Columbus Dispatch: Health Literacy
Program Aims To Educate Patients, Keep Them Out Of Hospital
When you get sick, you want to get well. Many times that could mean a trip to a doctor or a hospital. When a patient leaves to go home, what has to happen to make sure that person doesn't return.
One of the most important things, according to Dr. Joe Geskey, Vice President of Medical Affairs at OhioHealth Doctors Hospital, education, and understanding is paramount.
It's one of the reasons Dr. Geskey pushed hard to make sure a Health Literacy pilot program happened at Doctors last year.
"It’s estimated that around one-third of United States consumers have some sort of limitation with health literacy," Dr. Geskey told JoAnne Viviano of The Columbus Dispatch.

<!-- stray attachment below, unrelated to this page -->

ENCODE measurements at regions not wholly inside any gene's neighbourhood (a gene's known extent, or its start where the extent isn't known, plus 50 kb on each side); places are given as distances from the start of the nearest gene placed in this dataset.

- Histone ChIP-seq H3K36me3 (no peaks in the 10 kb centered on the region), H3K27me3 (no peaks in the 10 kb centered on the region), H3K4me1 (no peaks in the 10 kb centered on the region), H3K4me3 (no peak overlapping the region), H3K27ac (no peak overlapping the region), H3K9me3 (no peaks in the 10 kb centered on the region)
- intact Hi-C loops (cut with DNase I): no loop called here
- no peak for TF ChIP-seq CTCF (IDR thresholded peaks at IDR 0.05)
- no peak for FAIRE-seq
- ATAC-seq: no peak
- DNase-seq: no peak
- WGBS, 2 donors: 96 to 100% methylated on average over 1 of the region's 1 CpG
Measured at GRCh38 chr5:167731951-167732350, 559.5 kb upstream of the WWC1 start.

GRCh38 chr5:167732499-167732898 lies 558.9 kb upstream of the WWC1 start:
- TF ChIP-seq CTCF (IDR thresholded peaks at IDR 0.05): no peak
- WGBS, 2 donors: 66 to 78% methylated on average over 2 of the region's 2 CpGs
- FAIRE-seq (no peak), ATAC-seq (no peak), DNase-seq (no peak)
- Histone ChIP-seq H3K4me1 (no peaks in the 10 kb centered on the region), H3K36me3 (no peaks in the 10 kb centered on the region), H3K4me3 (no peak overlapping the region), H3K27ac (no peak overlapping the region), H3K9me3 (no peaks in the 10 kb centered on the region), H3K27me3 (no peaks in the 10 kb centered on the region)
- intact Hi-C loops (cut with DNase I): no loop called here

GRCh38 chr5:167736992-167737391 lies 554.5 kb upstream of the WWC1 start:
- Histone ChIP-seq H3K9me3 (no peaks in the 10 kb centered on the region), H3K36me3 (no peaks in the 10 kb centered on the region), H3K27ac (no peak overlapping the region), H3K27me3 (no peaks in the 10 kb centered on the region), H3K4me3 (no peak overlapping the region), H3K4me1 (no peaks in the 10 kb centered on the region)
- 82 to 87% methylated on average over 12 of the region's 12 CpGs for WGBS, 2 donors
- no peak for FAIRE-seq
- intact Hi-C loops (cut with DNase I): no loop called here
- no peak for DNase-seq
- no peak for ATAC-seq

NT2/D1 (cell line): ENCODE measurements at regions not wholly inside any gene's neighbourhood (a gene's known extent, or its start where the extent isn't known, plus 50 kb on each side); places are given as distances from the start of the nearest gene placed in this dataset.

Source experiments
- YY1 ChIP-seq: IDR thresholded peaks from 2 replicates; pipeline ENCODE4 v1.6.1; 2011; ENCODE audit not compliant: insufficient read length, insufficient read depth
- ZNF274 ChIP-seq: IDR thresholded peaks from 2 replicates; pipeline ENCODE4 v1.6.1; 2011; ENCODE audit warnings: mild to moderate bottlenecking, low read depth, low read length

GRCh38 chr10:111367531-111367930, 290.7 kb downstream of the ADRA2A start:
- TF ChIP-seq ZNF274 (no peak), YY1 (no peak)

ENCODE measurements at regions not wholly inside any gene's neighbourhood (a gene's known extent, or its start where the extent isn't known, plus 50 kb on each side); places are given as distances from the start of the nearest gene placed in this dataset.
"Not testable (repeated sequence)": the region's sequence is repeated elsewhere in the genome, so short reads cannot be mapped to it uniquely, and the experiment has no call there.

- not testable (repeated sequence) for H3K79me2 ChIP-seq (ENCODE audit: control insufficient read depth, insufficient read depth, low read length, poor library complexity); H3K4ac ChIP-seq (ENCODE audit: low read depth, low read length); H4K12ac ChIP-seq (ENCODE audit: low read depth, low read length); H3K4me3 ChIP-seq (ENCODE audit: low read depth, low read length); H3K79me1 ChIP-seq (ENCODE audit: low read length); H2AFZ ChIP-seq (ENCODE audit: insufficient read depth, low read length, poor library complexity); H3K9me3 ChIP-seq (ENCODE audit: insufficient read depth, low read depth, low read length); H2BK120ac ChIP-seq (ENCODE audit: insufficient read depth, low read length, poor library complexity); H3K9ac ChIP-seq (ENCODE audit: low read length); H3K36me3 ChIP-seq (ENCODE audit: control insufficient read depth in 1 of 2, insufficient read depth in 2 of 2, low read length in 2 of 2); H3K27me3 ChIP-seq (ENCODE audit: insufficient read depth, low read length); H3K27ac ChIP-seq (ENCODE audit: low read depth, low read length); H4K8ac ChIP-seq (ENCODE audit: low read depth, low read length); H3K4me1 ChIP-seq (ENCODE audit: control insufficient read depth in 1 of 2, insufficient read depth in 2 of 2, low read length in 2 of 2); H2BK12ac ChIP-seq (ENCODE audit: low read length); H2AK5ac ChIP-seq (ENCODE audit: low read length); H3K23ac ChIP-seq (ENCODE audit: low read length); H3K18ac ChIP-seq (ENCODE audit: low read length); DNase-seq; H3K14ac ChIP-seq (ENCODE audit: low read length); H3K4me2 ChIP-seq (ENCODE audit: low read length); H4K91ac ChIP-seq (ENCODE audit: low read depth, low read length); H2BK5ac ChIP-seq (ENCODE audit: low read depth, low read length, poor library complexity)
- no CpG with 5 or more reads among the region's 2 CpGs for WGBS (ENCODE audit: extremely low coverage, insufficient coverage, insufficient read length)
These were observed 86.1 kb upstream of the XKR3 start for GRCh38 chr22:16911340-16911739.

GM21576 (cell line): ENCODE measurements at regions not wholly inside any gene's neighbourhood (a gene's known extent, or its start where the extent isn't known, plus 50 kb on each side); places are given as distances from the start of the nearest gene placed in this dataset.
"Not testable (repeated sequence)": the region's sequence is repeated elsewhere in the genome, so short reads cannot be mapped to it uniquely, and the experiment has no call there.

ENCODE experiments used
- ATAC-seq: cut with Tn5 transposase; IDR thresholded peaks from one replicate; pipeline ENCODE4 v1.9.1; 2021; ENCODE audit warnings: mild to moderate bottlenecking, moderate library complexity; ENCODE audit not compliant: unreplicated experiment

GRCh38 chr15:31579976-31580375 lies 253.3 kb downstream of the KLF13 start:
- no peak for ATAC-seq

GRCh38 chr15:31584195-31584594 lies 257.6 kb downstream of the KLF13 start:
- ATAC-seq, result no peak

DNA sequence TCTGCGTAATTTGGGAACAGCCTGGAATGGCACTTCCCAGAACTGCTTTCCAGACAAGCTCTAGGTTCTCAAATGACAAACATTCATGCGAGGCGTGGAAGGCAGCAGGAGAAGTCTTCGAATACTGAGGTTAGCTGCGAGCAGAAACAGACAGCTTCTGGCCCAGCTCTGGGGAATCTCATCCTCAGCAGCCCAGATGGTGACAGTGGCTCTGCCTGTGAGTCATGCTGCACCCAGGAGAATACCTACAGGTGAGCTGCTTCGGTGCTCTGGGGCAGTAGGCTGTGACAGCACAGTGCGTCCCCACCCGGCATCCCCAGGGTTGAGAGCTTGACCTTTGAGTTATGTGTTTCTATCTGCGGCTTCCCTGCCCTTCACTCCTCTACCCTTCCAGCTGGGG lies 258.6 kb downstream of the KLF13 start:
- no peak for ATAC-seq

At Doctors Hospital, team members learn more about heart and lung patients through a survey. From there, more than 100 signed up to be part of the Health Literacy program.
As part of that program, patients get personalized visits from Dr. Geskey and members of the OhioHealth Home Care team.
“The most poignant aspect of this is that this kills,” Geskey told the Dispatch. “Very few people screen for literacy. ... If literacy can lead to bad health outcomes, why don’t we do more of this?”
Now, 100 patients in, Dr. Geskey says they are seeing what appears to be positive news. Of the more than 100 in the program, the readmission rate is around 10%. That is a number Dr. Geskey says is a good sign.
“Many physicians and health-care providers come with an impression that what they’re saying is easily understandable, whereas patients have significant problems to be able to understand very complex information,” Geskey said. “And that sets up a potential for failure from the beginning. We have the ability to teach them, we have the ability for them to be successful.”
To learn more about the program, and to read the entire story in the Columbus Dispatch, simply click the logo.